King Crabs Threaten Antarctic Ecosystem Due to Warming Ocean

Predator's Arrival Could Radically Alter Marine Life


King crabs may soon become high-level predators in Antarctic marine ecosystems where they haven’t played a role in tens of millions of years, according to a new study led by Florida Institute of Technology.

“No Barrier to Emergence of Bathyal King Crabs on the Antarctic Shelf,” published online in the Proceedings of the National Academy of Sciences, ties the reappearance of these crabs to global warming.

Lead author Richard Aronson, professor and head of Florida Tech’s Department of Biological Sciences, said the rising temperature of the ocean west of the Antarctic Peninsula – one of the most rapidly warming places on the planet – should make it possible for king crab populations to move to the shallow continental shelf from their current deep-sea habitat within the next several decades.

These first observations of a reproductive population of King Crabs on the continental slope off Marguerite Bay on the western Antarctic Peninsula were made using Seasled, an underwater camera system developed at Woods Hole Oceanographic Institution, in Dr. Hanu Singh’s lab. That area is only a few hundred meters deeper than the continental shelf where the delicate ecosystem flourishes. The research, conducted during Antarctic summer expeditions in 2010, 2013 and 2015 was funded by the National Science Foundation (NSF).

Researchers found no barriers, such as salinity levels, types of sediments on the sea floor, or food resources, to prevent the predatory crustaceans from arriving if the water became warm enough.

That arrival would have a huge impact.

“Because other creatures on the continental shelf have evolved without shell-crushing predators, if the crabs moved in they could radically restructure the ecosystem,” Aronson said.

The use of the robotic Seasled camera platform allowed researchers unprecedented imagery of vast swaths of the Antarctic benthic seafloor in open and partially ice-covered waters. While the primary mission was in understanding the migration of King Crab species, this work also allowed the researchers to better describe the benthic environment in the Western Antarctic Peninsula, and led to the discovery of a skate egg nursery and the first natural whalefall in Antarctica.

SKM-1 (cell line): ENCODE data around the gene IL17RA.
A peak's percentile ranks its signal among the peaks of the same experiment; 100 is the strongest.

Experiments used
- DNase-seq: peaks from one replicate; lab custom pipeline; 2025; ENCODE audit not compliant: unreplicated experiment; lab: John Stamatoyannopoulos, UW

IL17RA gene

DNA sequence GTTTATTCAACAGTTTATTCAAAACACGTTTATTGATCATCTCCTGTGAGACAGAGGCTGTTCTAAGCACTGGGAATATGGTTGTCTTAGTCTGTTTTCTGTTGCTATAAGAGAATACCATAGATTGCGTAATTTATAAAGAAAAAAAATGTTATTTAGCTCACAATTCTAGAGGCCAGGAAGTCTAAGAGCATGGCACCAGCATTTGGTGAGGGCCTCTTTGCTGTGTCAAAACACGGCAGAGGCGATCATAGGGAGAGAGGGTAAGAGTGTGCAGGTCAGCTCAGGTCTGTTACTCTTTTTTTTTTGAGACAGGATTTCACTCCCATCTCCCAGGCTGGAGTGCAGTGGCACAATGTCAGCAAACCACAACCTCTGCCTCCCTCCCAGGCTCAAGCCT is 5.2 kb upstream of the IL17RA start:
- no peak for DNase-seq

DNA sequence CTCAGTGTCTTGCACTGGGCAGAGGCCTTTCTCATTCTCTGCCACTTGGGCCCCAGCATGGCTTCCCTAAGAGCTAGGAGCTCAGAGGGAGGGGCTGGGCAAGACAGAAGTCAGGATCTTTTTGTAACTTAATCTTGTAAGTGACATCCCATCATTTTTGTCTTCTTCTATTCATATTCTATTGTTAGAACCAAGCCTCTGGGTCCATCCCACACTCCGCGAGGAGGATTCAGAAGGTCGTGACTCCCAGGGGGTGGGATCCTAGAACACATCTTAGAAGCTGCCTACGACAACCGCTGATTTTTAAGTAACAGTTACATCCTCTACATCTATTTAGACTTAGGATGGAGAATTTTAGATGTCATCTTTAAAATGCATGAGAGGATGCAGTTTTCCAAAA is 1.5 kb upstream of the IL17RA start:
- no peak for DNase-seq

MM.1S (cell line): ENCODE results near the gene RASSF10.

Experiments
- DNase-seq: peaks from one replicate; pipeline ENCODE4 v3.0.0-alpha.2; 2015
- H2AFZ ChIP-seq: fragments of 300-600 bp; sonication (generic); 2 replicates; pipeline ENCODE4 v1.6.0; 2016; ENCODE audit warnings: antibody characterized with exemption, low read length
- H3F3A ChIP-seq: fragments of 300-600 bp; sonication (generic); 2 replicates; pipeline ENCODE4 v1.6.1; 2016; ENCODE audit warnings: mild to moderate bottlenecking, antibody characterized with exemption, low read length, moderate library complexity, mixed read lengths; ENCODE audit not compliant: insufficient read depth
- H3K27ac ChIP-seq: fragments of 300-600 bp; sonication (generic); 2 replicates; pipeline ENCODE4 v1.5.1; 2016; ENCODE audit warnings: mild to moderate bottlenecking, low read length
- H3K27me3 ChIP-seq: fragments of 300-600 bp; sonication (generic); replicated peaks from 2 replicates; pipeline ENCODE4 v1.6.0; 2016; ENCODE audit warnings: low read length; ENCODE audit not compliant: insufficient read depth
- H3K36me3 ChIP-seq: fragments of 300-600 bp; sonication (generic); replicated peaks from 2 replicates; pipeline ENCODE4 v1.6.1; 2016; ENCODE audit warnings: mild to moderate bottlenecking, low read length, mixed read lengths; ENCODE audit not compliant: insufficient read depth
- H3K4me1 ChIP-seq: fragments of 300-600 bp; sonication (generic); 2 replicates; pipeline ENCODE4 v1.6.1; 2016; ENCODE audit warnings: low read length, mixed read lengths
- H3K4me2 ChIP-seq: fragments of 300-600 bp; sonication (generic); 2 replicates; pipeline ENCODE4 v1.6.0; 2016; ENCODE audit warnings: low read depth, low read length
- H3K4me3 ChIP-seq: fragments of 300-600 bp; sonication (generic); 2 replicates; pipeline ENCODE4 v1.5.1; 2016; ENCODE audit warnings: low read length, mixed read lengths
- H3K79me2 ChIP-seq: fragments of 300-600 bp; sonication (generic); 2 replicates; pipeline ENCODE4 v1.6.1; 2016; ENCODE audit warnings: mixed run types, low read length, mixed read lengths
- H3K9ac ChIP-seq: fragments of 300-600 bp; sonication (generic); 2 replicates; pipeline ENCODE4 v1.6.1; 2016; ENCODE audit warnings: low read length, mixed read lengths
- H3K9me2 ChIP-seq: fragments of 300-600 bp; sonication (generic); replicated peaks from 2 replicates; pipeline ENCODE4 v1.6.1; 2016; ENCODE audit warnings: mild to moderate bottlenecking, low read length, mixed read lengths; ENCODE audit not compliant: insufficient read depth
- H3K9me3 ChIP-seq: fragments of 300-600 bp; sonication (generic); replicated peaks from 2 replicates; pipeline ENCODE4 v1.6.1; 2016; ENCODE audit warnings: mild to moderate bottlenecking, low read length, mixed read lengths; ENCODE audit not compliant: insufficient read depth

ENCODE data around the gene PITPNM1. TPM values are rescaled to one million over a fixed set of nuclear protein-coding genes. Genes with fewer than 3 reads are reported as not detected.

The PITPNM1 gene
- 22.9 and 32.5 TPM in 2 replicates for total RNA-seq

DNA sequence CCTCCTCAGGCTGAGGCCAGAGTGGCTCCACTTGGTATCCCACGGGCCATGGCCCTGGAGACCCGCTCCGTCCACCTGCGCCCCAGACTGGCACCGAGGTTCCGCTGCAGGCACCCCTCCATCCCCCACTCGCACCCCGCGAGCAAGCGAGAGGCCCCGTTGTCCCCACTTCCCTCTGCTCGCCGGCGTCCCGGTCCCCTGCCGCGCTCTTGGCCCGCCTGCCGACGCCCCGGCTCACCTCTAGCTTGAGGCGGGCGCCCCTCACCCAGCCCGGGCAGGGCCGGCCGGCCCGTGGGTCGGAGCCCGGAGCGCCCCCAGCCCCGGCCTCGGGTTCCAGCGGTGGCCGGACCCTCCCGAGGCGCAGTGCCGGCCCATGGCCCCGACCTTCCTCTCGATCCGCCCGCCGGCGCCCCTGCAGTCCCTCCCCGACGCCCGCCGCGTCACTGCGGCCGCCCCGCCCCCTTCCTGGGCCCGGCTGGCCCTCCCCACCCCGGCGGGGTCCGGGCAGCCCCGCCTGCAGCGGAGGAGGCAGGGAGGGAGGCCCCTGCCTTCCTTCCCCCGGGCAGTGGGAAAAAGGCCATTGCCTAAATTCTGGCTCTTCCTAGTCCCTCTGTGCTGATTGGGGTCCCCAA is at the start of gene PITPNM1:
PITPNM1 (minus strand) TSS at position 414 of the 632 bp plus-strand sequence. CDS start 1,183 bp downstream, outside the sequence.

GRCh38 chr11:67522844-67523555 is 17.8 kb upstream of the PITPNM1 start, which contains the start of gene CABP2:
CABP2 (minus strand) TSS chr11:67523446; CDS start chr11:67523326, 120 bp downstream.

According to Hanumant Singh, the robotics lead at Woods Hole Oceanographic Institution, “This project epitomizes how multidisciplinary collaborators – in this case robotics engineers and Polar biologists – can come together to efficiently study problems of critical global social relevance.”

The study provides initial data and does not by itself prove that crab populations will expand into shallower waters. “The only way to test the hypothesis that the crabs are expanding their depth-range is to track their movements through long-term monitoring,” said James McClintock of the University of Alabama at Birmingham (UAB), another author of the study.

The overall effect of the migration of king crabs to shallower waters, explained postdoctoral scientist and study co-author Kathryn Smith of Florida Institute of Technology, would be to make the unique Antarctic ecosystem much more like ecosystems in other areas of the globe, a process ecologists call biotic homogenization.

Such changes, the researchers conclude, would fundamentally alter the Antarctic sea-floor ecosystem and diminish the diversity of marine ecosystems globally.

The data used in the paper were collected during an expedition to Antarctica run jointly by NSF, the Swedish Polar Research Secretariat and the Swedish Research Council. The expedition included scientists from Florida Tech, UAB, the Woods Hole Oceanographic Institution, the University of Gothenburg in Sweden and the University of Southampton in the United Kingdom.

The Woods Hole Oceanographic Institution is a private, non-profit organization on Cape Cod, Mass., dedicated to marine research, engineering, and higher education. Established in 1930 on a recommendation from the National Academy of Sciences, its primary mission is to understand the ocean and its interaction with the Earth as a whole, and to communicate a basic understanding of the ocean's role in the changing global environment. For more information, please visit

For Immediate Release

Media Relations Office

(508) 289-3340

A population of brittle stars (ophiuroids), arms coiled, in a characteristic filter-feeding posture.  This image, along the two images that follow, are taken on the seafloor of the Antarctic slope off Marguerite Bay at depths of 800 meters or greater. (Courtesy of R. Aronson, J. McClintock, K. Smith & H. Singh (c) Woods Hole Oceanographic Institution )

A golden feather star (unstalked crinoid) perched with its arms extended in a likely filter feeding posture.  Brittle stars, different from those above, litter the boulder-field in the background. (Courtesy of R. Aronson, J. McClintock, K. Smith & H. Singh (c)Woods Hole Oceanographic Institution )

The king crab Paralomis birsteini moving along the Antarctic slope.  King crabs are known to feed on a variety of prey including brittle stars and feather stars. (Courtesy of R. Aronson, J. McClintock, K. Smith & H. Singh (c)Woods Hole Oceanographic Institution)

The robotic Seasled camera platform allowed researchers unprecedented imagery of vast swaths of the Antarctic benthic seafloor in open and partially ice-covered waters. (Courtesy of H. Singh (c) Woods Hole Oceanographic Institution)